Areas analyzed here included Port Richmond, which had 49 vacant storefronts or 10.84 percent of its retail area; Oakwood/New Dorp, which had 44 empty spaces or six percent; and Rossville which tallied 37 vacancies or 6.97 percent. West Staten Island, which consists of neighborhoods in the 10314 zip code, had 47 open slots, which accounted for 4.41 percent of the area’s retail square footage.
Linda Baran, president and CEO of the Staten Island Chamber of Commerce, weighed in on those findings.
“There are so many different reasons why a store could be vacant,” Baran explained. “But what I hear more and more of from business owners in the community is that there is currently a mix of obstacles: The overall cost of doing business is increasing, it’s become more and more difficult to deal with different agencies in terms of approval and launch and the basic architecture of operation is simply overrun with lags. I think this all contributes to the increase in storefront vacancies throughout our borough.”
There’s also a variety of new laws that recently came into play: An increase in minimum wage plus mandated paid sick and vacation leave are affecting the way small business owners operate.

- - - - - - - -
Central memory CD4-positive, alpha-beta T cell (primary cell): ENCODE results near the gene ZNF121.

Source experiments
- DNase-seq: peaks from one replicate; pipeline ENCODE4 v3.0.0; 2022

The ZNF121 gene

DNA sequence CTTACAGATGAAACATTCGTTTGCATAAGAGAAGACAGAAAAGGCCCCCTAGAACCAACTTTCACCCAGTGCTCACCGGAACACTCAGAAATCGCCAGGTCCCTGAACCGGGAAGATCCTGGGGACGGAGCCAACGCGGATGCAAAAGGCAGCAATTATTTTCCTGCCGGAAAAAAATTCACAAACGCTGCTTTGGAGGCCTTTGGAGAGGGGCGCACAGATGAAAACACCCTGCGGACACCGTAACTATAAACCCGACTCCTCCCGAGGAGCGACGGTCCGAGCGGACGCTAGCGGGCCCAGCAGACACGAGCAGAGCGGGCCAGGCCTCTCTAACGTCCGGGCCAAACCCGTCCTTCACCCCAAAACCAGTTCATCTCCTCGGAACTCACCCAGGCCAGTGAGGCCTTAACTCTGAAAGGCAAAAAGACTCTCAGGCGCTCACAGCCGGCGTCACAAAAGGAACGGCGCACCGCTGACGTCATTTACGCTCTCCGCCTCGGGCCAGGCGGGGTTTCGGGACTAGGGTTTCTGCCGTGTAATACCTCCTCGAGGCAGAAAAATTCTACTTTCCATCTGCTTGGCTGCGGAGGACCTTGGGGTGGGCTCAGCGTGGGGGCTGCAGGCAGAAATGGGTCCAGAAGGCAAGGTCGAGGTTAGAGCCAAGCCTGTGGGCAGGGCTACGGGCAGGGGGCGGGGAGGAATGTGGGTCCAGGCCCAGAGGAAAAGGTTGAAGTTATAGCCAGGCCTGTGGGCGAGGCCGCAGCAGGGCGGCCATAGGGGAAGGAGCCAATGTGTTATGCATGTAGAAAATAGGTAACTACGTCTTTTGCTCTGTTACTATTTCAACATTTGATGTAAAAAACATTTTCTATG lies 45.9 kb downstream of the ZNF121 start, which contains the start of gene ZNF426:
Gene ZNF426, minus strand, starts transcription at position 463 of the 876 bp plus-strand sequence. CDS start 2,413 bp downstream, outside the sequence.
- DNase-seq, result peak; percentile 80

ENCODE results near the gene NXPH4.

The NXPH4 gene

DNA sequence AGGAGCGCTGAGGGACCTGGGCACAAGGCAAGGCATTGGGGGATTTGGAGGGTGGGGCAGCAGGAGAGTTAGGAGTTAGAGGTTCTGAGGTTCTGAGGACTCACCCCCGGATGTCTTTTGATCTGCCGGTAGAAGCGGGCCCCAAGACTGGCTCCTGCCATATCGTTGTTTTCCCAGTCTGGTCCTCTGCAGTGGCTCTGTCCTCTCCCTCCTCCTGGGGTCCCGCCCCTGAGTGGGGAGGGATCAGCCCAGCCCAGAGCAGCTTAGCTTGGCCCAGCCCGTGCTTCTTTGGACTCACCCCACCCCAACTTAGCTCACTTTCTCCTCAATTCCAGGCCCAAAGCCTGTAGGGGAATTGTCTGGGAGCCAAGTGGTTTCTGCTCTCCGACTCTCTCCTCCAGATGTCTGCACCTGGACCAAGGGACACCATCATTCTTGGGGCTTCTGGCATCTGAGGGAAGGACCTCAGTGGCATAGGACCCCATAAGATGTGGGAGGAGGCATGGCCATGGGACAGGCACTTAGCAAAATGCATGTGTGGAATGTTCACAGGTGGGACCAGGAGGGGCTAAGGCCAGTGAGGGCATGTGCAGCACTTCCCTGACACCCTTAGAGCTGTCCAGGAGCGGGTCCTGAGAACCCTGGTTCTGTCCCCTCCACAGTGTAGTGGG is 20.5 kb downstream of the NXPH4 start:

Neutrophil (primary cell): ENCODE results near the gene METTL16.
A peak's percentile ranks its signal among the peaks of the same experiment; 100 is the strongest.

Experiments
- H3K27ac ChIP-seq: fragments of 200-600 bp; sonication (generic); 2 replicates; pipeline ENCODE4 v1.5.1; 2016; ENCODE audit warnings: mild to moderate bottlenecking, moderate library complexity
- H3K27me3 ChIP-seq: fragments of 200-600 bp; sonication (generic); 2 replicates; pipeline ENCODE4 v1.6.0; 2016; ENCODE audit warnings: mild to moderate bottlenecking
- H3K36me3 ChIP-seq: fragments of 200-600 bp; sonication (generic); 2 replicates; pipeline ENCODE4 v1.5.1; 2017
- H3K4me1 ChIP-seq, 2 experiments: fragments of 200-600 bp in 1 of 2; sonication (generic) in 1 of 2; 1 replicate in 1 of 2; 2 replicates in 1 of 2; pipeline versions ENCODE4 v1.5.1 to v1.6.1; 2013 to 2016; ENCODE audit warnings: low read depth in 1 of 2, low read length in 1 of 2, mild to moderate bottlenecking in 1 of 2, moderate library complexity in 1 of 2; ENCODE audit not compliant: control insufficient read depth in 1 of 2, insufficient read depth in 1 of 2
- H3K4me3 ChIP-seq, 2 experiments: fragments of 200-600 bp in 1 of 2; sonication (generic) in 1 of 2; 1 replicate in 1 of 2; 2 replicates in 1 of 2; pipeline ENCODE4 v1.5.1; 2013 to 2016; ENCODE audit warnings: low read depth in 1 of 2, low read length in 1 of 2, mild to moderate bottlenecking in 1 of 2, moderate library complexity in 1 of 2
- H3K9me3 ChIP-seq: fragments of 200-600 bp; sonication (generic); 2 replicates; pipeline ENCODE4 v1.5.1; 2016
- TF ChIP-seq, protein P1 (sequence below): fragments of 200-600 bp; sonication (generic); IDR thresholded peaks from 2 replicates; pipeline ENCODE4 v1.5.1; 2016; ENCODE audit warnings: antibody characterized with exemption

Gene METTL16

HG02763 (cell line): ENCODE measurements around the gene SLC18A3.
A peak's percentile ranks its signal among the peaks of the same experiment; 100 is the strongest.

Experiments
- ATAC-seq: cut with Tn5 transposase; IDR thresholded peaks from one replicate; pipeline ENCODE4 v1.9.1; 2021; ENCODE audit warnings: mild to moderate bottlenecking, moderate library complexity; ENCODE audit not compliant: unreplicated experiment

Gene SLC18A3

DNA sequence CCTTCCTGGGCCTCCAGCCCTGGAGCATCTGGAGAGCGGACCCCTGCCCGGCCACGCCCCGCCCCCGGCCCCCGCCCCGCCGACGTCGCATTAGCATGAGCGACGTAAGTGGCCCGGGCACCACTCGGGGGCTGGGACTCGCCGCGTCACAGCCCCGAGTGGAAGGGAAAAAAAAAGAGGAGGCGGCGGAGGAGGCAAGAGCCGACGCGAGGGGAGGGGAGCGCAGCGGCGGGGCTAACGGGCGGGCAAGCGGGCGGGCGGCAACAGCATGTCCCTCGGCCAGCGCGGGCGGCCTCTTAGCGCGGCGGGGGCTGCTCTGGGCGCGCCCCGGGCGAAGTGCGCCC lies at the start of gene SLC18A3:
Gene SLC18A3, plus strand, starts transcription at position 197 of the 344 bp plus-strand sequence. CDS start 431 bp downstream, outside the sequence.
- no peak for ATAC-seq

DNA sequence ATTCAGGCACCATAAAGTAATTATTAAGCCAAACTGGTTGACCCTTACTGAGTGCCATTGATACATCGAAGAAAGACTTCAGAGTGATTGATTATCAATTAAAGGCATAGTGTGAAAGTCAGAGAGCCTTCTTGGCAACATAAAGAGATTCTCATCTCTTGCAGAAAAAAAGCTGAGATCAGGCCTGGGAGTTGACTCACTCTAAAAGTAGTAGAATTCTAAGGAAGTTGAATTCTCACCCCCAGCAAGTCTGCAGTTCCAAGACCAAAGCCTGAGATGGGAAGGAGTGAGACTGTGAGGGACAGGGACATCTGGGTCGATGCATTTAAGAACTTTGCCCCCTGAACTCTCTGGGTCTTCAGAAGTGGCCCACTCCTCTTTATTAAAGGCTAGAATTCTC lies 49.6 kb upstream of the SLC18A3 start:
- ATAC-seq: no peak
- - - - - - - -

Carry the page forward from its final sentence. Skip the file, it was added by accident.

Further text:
“Even though these were a lot of things already being provided, the fact that they are now mandated takes a lot of flex away from small business owners and puts them in a different position,” Baran continued. “Business owners want to take care of their employees but this new legislation can also result in damaging lawsuits.”
Escalating rents are also an issue, Baran explained, as are unexpected costs and fines that often arise.
“There are a lot of mom and pop shops with thin profit margins,” she said. “Often times the city will come along and require a necessary fix or issue a fine that can total $10,000. They’re all expenses that can essentially make or break a business.”
And business locations are shifting.